Divinatory Literacy has gotten my mind reeling for a number of reasons, not the least effect of which is pondering the enormously varied ways in which people purposefully delude themselves.'s recent post on
Most Magicians make no secret of the fact that we are often our own worst enemy. This is true tenfold where self-exploration (even when not sought after) is concerned, because we have to bypass the human tendency to reinforce our own mental map of the universe and take a blind leap into the uncertain... which is understandably terrifying. Hell, for all we know, we'll come out the other end insane (or worse, ridiculed).
What is weird to me is that people usually set out on a magical path for one or both of two reasons: power over their situation, and betterment of the self (discovering Truth, etc). Whichever your goal, you're obviously not currently in a position to be getting what you want, which is why you pick up magic to begin with. In any case, a sudden shift in viewpoint is exactly what you want and most likely need. You've been pining for that "So THAT'S why it didn't work!" moment when everything makes sense and the larger picture helps you understand what to do next.
And yet every day we see people clinging to a single (often inane) idea they've found in a book, or a broken "system" they've picked up on a message board, or their cosmology, or any number of other personal maps, and just as often it is blatantly clear that these things are not helping them in their above-stated goals. So why hold on to them?
For the same reason we hold on to every other piece of junk in our lives. Read Gordon's post. Do a ruthless physical purge of your possessions. Then turn the lens inward and go through your beliefs and practices, singling out each one and asking yourself what would happen if the possibility arose that your belief was completely and utterly false? What if that practice was quite clearly useless? What would you want to hold onto, justifying and rationalizing, instead of dropping it instantly? Why? Is the comfort you have in the sureness of your beliefs worth hamstringing your magic?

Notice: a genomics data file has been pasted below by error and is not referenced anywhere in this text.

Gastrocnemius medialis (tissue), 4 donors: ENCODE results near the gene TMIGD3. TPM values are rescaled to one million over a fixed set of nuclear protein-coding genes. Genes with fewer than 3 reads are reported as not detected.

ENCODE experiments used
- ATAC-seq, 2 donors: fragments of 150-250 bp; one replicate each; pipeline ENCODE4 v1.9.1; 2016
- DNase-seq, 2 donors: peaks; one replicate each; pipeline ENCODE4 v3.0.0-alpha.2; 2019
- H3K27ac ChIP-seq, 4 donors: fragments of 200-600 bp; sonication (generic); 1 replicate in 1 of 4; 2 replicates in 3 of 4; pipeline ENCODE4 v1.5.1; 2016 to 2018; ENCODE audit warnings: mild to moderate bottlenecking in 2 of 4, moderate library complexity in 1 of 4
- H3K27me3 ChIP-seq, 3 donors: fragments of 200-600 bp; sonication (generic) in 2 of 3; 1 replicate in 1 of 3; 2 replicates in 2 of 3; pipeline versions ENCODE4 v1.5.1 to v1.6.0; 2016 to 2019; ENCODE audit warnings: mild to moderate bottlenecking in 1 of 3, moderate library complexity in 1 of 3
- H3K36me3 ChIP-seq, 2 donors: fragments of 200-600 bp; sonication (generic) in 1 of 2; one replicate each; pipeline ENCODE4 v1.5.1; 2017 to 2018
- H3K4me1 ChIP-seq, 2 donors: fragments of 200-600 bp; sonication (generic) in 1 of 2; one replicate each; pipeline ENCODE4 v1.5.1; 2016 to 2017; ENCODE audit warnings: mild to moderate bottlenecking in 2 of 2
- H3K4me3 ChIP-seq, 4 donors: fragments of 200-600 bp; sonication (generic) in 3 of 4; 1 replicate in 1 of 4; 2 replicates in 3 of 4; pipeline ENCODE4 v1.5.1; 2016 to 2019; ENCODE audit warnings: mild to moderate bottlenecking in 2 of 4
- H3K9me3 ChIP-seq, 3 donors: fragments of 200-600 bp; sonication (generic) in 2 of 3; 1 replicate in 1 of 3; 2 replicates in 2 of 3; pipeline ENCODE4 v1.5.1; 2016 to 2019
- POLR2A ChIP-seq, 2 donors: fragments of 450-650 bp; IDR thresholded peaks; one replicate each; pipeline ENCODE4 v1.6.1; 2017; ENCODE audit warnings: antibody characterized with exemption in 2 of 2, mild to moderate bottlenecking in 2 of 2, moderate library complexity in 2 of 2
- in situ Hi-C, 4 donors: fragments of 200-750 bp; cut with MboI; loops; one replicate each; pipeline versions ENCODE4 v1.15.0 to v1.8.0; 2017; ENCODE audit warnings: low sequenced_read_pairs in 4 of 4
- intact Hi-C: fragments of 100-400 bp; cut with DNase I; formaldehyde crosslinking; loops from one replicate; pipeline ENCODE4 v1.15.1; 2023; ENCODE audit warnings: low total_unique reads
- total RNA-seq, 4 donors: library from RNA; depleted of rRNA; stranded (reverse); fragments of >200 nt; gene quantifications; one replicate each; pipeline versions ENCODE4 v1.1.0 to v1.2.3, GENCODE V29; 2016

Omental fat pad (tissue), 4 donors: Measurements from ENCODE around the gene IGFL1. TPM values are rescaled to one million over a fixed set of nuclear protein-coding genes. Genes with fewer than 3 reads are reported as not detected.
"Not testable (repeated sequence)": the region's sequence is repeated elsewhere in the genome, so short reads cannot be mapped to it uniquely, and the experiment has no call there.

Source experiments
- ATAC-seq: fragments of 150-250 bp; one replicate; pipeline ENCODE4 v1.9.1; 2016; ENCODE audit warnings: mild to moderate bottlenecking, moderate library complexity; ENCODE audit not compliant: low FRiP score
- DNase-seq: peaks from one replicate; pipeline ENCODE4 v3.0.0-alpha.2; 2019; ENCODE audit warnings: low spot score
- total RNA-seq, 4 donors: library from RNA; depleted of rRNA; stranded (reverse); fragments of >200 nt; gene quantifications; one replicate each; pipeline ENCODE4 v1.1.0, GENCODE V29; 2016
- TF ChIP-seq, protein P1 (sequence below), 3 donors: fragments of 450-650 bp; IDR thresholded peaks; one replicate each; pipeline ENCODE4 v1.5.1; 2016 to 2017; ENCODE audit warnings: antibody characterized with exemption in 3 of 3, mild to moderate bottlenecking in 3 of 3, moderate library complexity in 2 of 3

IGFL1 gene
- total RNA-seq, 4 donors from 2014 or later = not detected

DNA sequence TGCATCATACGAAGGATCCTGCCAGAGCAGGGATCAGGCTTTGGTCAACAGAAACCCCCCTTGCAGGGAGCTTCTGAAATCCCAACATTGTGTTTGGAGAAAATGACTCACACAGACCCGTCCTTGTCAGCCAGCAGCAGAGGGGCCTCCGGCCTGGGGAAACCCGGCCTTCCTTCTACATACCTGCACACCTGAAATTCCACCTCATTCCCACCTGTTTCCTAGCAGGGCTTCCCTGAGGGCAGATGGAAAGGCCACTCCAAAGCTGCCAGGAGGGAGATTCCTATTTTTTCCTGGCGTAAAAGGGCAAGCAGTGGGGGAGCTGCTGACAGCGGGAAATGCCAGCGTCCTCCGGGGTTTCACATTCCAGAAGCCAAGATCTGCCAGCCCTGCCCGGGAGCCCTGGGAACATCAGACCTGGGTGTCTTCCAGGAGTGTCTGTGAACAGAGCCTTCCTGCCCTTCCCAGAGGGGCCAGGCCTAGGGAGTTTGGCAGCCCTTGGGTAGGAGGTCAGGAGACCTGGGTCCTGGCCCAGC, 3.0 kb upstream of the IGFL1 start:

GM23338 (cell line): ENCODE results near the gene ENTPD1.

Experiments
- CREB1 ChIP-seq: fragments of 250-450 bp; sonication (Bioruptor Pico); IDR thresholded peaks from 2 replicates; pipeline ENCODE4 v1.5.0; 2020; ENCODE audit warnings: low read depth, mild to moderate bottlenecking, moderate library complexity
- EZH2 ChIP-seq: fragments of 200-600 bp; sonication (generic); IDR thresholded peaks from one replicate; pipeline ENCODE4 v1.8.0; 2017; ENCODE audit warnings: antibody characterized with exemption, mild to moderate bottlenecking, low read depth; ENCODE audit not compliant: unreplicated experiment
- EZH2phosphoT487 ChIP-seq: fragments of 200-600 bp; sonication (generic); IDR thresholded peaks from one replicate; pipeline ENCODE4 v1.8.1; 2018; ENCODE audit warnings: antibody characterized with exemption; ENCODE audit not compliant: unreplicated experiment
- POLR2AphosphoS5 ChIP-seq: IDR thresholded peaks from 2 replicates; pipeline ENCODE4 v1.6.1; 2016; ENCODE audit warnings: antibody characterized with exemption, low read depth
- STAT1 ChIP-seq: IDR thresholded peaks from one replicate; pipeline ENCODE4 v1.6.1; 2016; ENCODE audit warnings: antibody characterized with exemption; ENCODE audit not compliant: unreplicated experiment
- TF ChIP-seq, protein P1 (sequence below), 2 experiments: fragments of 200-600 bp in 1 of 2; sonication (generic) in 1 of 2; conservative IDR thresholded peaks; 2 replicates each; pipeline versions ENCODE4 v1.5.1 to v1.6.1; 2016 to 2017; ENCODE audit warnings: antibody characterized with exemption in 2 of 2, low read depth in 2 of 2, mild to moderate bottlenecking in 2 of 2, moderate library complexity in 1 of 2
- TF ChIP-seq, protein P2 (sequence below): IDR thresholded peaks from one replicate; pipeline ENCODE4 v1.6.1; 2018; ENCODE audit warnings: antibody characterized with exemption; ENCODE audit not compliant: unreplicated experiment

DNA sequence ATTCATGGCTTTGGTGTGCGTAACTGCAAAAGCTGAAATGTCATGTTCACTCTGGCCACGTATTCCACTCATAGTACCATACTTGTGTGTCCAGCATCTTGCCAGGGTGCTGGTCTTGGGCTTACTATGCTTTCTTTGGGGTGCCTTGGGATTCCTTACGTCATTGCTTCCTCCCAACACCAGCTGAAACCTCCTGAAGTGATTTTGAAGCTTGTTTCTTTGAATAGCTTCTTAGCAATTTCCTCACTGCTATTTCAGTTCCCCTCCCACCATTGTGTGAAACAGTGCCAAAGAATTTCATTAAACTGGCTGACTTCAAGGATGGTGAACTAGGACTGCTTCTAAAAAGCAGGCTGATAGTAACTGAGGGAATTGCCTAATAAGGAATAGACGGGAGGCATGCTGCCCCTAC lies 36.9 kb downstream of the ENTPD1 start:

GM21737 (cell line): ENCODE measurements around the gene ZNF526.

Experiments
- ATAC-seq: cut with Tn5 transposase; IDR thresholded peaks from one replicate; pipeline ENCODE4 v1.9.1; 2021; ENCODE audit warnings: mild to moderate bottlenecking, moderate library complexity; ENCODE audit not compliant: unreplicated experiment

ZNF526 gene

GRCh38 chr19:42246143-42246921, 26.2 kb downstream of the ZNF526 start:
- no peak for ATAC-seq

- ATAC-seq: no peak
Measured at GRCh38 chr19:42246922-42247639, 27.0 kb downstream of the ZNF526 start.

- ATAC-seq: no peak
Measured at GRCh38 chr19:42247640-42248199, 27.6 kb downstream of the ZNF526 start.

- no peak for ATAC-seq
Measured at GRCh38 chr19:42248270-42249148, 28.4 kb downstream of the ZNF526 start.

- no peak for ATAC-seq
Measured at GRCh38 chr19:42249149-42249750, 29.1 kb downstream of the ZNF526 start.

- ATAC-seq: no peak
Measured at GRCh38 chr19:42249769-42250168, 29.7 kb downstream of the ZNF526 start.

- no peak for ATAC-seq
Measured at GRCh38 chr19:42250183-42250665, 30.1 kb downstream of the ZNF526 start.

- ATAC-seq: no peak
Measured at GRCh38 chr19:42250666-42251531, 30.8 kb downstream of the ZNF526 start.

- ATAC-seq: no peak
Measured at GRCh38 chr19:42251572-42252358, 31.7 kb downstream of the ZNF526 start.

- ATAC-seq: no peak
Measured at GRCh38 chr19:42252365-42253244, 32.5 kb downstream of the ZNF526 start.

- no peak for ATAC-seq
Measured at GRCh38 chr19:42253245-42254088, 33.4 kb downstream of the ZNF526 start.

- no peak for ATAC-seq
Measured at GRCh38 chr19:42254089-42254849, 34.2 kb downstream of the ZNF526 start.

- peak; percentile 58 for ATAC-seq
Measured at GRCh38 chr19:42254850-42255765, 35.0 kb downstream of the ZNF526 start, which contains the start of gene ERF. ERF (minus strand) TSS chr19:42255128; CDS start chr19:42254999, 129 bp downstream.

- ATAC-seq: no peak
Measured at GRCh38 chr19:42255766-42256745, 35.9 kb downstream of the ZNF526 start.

Just food for thought. If I could find the proper post to link to, I'd reference Frater R.O.'s wonderful "Oh Shit" moment where he let go of his long-held views on Goetic magic and adopted something that works much better for him. He could have just as easily (if not much more easily) stuck to his guns and have dealt with the fallout, but instead he adapted and came out better for it.
Perhaps it's the explorer instinct, or perhaps I'm just a little unhinged, but I'd much rather be jumping headlong into a world that doesn't make sense (yet) than be the skeptic in 's post, paying people and hoping that they're wrong so that I can prove I'm already (and have always been) right.
What are you holding on to?